Tuesday, July 08, 2008

Gasoline Prices Go Up, Demand Goes Down

I have argued in the past that the best way to decrease oil usage and carbon dioxide emissions is to increase gasoline taxes rather than mandate efficiencies of cars through CAFE standards. For a while it appeared that I was wrong, as prices went from $1 to $3 a gallon with hardly any changes in the way Americans drive or consume oil. But now that gasoline has hit $4 a gallon, 94% of US consumers have made lifestyle changes due to higher gasoline prices and US and major changes are being seen.

Ms. Cischke sums it up well:

What Congress didn’t or couldn’t do, the free market is now doing in the form of higher gas prices: forcing Americans into more fuel-efficient cars. Ms. Cischke of Ford says that in the last two months, “We have seen more of a shift in the market than in 20 years of CAFE. People are buying what they need.”
The impact of this can be seen in the 5 year cost of ownership of various vehicles with $4 gasoline:
While the F-250 costs $100,000 and a fully loaded F-150 — the better-known, smaller Ford pickup — costs about $70,000, a Ford Focus still costs less than $40,000 over five years. A Honda Civic Hybrid does, too. A Toyota Prius costs only a little more. A Subaru Outback station wagon runs $50,000 or so.
Another analysis compared the cost of ownership of a Prius against the non-hybrid versions of Honda Accord and Civic, with the Prius coming out on top.

Around 11% of drivers are spending at least $100 to fill the tank, leading many to the breaking point and causing some unlikely side effects:
But people who try to pump $100 worth of gas often find that they cannot, since most pumps that take credit cards shut off at $75 to prevent someone with insufficient funds or a stolen credit card from running off with gas. In addition, some older pumps still are not capable of registering triple-digit bills.
The sales of large vehicles are being hammered. Sales of Ford's F-Series pickup truck, which gets about 15 miles a gallon, are down 41 percent from June 2007. Long America’s best selling vehicle, it is outranked now by the Corolla and Camry from Toyota and the Civic and Accord from Honda. At Chrysler, sales of big S.U.V.’s have plunged 22 percent this year. There was a 62% fall in sales of Hummers in May and GM is considering selling the brand to another company. At the peak in 2002, G.M. sold 600,000 full-size S.U.V.’s, but they’re on pace this year to sell less than 250,000 of them. G.M. will cease production at four North American assembly plants that make S.U.V.’s and pickups by 2010. Light duty vehicle sales dropped 18.2% by volume in June 2008.

Meanwhile sales of high mileage cars are going gangbusters. Toyota sold 64,000 Priuses through April, a 23 percent increase over 2007 and ranking it as the ninth-best-selling car in the United States. They are selling so many that they can't make enough batteries to keep up with demand. Cars.com reported the Prius jumped into first place in May as the most-searched vehicle on the site. Dealers are reporting Prius, Highlander hybrid and Camry hybrid models from Toyota Canada Inc. are all but impossible to get and Civic hybrid models from Honda Canada Inc. are in severely short supply. Many commuters have also shifted to motorcycles and scooters.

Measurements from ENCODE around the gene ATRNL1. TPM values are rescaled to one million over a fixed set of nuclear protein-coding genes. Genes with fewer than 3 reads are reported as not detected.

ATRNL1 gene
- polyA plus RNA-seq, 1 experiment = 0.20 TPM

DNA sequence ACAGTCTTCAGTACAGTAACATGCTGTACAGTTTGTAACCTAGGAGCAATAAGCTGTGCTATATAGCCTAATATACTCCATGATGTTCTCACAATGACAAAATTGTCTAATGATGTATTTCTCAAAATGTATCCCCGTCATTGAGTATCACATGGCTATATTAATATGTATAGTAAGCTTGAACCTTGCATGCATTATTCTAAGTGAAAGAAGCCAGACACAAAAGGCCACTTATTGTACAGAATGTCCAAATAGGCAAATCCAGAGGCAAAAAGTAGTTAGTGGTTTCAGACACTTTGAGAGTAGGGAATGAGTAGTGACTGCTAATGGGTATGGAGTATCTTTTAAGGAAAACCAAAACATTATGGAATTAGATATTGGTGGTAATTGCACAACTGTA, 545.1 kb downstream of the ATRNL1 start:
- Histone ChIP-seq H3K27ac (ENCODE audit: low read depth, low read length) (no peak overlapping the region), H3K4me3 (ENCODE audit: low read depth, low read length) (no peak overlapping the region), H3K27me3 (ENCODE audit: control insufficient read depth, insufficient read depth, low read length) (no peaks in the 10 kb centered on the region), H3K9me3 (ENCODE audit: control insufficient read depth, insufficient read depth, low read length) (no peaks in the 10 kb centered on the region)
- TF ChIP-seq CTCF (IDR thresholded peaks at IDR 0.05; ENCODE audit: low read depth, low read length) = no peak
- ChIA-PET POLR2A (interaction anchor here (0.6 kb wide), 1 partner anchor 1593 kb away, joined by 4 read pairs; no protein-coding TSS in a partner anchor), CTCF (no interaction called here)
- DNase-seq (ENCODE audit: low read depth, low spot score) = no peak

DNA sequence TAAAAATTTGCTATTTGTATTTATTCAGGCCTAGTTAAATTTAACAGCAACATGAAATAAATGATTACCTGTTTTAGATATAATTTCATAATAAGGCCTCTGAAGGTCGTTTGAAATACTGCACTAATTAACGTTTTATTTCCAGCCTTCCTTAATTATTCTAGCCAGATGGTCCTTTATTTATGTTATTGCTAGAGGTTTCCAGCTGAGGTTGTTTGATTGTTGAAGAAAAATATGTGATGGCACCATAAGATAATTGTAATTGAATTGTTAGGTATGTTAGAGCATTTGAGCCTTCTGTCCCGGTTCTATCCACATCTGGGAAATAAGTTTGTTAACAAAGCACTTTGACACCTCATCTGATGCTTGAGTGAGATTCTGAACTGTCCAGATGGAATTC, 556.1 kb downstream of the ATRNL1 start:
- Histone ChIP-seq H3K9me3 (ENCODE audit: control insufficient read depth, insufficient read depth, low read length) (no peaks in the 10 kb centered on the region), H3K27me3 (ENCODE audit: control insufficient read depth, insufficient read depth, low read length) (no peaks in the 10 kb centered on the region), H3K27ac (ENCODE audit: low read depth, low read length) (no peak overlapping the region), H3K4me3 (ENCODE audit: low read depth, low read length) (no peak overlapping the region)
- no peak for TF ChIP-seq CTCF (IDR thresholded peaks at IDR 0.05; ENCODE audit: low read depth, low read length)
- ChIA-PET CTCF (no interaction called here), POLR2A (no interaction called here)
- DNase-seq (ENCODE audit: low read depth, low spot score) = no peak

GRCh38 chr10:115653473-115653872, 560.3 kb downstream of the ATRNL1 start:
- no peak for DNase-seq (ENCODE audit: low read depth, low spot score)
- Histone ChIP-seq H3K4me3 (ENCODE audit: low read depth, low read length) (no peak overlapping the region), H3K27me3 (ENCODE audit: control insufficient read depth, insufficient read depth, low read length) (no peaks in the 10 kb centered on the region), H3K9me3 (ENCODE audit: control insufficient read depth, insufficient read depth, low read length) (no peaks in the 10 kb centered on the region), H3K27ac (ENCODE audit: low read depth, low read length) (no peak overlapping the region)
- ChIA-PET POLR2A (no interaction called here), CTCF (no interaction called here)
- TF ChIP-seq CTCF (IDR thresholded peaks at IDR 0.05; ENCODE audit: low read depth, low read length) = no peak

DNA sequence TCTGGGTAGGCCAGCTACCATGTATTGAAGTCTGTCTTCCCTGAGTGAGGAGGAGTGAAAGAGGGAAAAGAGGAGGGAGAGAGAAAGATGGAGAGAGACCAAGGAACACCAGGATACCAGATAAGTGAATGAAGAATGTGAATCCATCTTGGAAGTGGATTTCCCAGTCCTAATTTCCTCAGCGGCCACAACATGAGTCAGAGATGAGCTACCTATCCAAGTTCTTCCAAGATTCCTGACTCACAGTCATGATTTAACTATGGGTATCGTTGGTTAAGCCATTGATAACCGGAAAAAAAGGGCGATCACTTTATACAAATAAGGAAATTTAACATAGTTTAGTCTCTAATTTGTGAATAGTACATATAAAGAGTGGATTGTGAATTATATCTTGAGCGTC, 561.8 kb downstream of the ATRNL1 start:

High oil prices have also impacted the airline industry. Fuel prices have increased 84 percent this year increasing fuel's percentage of an airline ticket's price from 15 to 40%. Airlines are expected to spend $61.2 billion this year on jet fuel, more than 5 times what they spent in 2002.

This increase in fuel costs is causing airlines to raise prices 17% this year and as much as 40% in the next four years. The increased price is reducing the number of fliers by 2.7 million this summer and the number of flights by 10%, and causing more than 200 aircraft to be parked. It is also causing the industry to increase fuel efficiency in any way they can including: power-washing jet engines more often to get rid of grime, carrying less water for the bathroom faucets and toilets, and replacing passenger seats with lighter models.

Beyond changing car preferences and reduced air travel, high oil prices has had some other impacts. Some people are switching jobs for shorter commutes. The rising cost of energy is now a primary factor pushing home prices down in the suburbs, particularly in the outer rings. Travelers are shifting to rail as cost of fuel rises. UPS notes that shippers are shifting to ground shipments from air cargo. High diesel prices are also taking a toll on truckers, and some shipping is shifting to rail. And most alarmingly teenagers’ cruising has declined.

The net result of this is that US oil consumption has fallen back to 2002 levels.

And finally, one silver lining to high oil prices:
Rising gas prices and smaller belt sizes go together, according to Charles Courtemanche of Washington University in St. Louis. His research found that, for every dollar increase in the average real price of gas, overweight and obesity levels in the United States would decline by 16 percent after seven years. His study also attributes the outward expansion of American waistlines between 1979 and 2004 in part to falling prices.


JeremyGood said...

Two things:
1) The lowering levels of obesity because of gas prices are related to two factors: more walking and biking, and also the impact of gas prices on food prices: smaller portions are everywhere in restaurants. That is definitely a good thing.
2) This chart at carectomy.com shows decline in driving by region in the U.S. from April '07 to April '08. In the West alone, motorists drove 1.5 BILLION fewer miles. Not sure what's going on in New England though.

Fat Knowledge said...

Interesting chart. I wonder what is going on with New England. Strange that they have actually increased.

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